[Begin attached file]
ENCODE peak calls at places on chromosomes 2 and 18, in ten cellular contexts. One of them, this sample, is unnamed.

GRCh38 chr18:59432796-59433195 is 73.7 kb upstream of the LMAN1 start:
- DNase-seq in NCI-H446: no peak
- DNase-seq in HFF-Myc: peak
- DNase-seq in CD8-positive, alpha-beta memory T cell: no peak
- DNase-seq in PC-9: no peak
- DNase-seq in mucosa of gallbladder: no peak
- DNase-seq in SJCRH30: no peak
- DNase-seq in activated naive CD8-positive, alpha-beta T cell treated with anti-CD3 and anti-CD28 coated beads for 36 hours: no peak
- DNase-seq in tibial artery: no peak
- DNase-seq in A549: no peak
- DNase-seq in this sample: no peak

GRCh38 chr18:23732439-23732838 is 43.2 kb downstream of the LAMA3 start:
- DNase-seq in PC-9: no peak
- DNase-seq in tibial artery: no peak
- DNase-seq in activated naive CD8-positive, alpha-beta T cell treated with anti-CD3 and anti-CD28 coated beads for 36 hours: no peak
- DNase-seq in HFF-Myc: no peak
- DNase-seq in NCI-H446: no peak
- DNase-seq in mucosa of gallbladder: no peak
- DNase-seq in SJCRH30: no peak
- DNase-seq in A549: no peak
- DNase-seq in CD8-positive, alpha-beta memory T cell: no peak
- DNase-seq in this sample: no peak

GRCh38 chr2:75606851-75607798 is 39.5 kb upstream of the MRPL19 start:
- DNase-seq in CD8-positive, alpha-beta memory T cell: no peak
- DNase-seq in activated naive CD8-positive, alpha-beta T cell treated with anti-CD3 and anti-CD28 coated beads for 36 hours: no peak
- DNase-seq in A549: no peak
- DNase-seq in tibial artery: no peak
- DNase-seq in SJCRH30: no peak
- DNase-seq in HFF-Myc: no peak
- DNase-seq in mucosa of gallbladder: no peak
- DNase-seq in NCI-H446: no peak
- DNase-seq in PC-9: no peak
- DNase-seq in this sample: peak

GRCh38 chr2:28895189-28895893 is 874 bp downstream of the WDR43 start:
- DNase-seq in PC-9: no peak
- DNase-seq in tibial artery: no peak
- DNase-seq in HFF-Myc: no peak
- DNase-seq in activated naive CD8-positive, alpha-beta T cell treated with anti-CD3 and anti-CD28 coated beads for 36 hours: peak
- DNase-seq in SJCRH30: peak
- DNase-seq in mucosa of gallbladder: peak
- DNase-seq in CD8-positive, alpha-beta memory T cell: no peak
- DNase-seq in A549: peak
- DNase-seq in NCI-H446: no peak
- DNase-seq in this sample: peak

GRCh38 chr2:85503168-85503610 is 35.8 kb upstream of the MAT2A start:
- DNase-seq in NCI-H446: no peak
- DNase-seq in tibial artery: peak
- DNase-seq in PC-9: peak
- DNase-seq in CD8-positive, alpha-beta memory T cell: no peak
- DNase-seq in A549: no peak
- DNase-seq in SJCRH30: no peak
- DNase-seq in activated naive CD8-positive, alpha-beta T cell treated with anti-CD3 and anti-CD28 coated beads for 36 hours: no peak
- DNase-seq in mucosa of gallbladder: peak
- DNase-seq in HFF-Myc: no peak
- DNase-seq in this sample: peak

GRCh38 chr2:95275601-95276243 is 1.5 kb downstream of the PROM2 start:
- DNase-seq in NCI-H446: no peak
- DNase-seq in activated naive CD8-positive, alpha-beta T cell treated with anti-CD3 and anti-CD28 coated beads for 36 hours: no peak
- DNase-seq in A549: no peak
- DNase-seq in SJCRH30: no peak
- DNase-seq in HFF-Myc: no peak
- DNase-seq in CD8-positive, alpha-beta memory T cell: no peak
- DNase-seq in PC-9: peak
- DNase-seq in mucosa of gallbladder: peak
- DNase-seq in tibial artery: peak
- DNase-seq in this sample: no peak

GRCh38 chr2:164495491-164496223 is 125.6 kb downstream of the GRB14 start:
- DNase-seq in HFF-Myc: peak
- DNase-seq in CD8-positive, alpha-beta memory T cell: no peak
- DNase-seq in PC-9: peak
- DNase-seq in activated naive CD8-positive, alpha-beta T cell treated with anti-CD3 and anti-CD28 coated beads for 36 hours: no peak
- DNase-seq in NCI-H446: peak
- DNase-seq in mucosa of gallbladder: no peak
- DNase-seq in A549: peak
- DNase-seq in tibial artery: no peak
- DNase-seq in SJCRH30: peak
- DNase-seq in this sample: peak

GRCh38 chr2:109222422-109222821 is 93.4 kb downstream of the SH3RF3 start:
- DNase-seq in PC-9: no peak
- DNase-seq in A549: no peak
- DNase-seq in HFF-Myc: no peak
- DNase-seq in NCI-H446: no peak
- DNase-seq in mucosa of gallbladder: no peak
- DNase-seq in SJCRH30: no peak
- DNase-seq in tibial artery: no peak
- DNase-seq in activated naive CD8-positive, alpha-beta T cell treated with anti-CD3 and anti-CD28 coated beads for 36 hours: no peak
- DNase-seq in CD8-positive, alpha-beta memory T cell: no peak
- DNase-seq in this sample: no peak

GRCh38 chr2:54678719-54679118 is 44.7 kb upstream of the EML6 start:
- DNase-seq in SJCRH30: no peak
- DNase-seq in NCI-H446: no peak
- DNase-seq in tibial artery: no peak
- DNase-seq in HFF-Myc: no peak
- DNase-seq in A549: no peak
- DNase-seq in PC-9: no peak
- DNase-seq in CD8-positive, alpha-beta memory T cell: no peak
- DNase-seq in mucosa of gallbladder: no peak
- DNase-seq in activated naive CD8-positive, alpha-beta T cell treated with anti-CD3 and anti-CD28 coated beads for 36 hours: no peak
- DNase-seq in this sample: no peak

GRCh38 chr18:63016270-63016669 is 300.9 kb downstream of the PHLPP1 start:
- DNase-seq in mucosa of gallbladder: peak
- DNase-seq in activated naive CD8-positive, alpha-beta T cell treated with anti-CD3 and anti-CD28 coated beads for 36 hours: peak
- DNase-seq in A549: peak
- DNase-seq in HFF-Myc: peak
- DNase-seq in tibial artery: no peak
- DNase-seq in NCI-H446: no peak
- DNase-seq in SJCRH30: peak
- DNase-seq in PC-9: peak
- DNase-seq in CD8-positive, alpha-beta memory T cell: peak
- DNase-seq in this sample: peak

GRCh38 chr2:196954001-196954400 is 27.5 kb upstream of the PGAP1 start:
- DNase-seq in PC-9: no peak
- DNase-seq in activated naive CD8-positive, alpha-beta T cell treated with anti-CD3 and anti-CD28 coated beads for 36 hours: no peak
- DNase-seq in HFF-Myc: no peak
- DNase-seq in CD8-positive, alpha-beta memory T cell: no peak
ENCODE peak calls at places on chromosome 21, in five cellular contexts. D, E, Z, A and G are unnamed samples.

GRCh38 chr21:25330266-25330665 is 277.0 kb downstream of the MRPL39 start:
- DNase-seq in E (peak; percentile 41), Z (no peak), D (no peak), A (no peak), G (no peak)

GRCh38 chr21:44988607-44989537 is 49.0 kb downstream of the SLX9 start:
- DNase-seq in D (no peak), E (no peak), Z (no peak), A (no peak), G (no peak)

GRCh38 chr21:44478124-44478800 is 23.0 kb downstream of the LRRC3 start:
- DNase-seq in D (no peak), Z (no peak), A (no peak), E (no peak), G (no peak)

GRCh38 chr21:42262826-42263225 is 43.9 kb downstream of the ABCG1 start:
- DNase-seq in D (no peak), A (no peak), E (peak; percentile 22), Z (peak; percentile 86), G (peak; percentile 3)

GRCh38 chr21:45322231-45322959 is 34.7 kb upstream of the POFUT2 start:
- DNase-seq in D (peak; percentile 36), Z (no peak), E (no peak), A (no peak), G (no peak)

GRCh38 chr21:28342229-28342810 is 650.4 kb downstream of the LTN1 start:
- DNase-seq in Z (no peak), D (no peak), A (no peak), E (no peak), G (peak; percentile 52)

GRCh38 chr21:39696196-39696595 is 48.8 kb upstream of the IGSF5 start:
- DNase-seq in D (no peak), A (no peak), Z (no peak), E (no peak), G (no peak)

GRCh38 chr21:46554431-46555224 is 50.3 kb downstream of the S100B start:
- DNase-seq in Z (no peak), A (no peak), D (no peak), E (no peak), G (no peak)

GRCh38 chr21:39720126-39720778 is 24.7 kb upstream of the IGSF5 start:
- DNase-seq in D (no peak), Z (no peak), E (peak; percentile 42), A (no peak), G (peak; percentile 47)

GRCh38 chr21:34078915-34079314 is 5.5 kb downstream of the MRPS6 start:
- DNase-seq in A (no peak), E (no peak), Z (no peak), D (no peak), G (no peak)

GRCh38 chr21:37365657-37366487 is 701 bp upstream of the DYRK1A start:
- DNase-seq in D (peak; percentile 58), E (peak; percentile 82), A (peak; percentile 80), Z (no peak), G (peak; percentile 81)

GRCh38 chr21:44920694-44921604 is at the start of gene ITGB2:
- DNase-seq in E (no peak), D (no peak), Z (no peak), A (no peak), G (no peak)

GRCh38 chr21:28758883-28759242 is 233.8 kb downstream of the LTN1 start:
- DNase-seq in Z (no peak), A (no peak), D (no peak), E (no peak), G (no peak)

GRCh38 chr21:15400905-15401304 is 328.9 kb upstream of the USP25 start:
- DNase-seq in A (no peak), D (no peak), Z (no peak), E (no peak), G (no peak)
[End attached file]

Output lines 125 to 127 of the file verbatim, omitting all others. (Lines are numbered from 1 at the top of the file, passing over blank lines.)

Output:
- DNase-seq in D (no peak), A (no peak), E (peak; percentile 22), Z (peak; percentile 86), G (peak; percentile 3)

GRCh38 chr21:45322231-45322959 is 34.7 kb upstream of the POFUT2 start:
- DNase-seq in D (peak; percentile 36), Z (no peak), E (no peak), A (no peak), G (no peak)